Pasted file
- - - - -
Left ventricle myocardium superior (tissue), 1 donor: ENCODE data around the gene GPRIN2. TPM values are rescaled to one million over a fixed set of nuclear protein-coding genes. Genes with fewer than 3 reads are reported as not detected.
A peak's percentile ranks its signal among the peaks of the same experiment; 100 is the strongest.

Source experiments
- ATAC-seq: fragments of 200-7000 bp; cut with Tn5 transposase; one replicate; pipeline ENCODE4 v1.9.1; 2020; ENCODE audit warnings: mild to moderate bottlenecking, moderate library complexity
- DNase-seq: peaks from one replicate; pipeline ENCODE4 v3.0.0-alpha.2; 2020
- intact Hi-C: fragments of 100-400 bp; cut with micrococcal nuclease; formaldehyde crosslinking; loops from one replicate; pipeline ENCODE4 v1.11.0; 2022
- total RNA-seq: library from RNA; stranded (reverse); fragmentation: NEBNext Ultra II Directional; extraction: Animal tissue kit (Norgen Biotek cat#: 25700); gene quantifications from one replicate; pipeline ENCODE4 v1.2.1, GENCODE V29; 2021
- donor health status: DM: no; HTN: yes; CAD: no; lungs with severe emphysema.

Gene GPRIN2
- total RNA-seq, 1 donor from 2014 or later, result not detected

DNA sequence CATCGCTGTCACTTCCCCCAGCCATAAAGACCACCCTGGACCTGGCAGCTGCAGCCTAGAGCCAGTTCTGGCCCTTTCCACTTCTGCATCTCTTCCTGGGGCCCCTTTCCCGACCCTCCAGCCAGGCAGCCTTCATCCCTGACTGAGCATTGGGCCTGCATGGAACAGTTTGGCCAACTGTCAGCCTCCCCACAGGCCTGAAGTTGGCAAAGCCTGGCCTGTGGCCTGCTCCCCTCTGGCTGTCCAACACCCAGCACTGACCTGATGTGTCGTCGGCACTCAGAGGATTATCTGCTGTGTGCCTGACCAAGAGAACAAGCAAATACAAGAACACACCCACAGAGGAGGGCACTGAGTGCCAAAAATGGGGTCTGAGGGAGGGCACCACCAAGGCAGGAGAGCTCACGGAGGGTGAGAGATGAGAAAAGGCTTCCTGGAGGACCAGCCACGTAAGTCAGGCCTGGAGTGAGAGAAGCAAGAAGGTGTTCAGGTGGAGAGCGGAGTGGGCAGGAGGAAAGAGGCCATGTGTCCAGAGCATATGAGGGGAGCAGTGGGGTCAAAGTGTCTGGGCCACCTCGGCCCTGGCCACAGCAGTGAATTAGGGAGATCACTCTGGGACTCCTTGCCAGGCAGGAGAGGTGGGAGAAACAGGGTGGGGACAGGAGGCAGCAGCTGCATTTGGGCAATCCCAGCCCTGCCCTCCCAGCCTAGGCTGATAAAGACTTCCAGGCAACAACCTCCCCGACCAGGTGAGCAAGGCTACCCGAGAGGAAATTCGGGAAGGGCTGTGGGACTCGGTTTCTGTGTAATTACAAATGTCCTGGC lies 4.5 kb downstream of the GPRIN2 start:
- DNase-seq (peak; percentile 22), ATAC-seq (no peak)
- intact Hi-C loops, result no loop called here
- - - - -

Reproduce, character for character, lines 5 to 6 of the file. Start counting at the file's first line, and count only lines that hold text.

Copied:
- DNase-seq: peaks from one replicate; pipeline ENCODE4 v3.0.0-alpha.2; 2020
- intact Hi-C: fragments of 100-400 bp; cut with micrococcal nuclease; formaldehyde crosslinking; loops from one replicate; pipeline ENCODE4 v1.11.0; 2022